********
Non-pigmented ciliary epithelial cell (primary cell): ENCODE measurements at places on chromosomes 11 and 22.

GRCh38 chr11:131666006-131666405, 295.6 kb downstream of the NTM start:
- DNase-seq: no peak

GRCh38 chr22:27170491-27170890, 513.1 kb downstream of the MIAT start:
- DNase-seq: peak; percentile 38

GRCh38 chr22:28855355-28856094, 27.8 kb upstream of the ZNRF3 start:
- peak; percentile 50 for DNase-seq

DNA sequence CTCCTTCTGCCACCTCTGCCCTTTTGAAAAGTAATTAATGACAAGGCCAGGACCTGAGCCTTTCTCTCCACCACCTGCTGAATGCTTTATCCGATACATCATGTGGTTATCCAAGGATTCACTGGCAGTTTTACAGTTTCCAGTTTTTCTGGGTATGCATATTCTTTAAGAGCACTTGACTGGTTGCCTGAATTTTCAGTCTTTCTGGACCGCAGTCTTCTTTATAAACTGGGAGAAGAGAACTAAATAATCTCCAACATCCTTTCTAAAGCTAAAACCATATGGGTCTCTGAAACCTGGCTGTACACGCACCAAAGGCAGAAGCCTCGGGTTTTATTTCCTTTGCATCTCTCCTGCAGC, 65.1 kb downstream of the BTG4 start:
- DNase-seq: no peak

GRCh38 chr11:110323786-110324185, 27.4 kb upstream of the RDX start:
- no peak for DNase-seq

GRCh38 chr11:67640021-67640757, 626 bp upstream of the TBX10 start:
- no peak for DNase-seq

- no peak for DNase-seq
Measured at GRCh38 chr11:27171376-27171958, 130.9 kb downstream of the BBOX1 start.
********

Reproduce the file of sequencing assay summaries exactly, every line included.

Non-pigmented ciliary epithelial cell (primary cell): ENCODE measurements at places on chromosomes 11 and 22.

GRCh38 chr11:131666006-131666405, 295.6 kb downstream of the NTM start:
- DNase-seq: no peak

GRCh38 chr22:27170491-27170890, 513.1 kb downstream of the MIAT start:
- DNase-seq: peak; percentile 38

GRCh38 chr22:28855355-28856094, 27.8 kb upstream of the ZNRF3 start:
- peak; percentile 50 for DNase-seq

DNA sequence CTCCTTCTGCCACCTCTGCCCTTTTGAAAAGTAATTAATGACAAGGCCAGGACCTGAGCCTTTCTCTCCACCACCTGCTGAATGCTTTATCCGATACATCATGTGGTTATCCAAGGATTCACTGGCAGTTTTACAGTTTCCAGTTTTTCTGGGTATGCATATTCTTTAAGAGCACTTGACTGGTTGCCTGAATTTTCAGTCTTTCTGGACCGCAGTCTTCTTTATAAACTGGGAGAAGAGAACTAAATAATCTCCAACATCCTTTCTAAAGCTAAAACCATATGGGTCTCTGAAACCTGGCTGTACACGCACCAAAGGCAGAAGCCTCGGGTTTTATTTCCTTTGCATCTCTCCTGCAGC, 65.1 kb downstream of the BTG4 start:
- DNase-seq: no peak

GRCh38 chr11:110323786-110324185, 27.4 kb upstream of the RDX start:
- no peak for DNase-seq

GRCh38 chr11:67640021-67640757, 626 bp upstream of the TBX10 start:
- no peak for DNase-seq

- no peak for DNase-seq
Measured at GRCh38 chr11:27171376-27171958, 130.9 kb downstream of the BBOX1 start.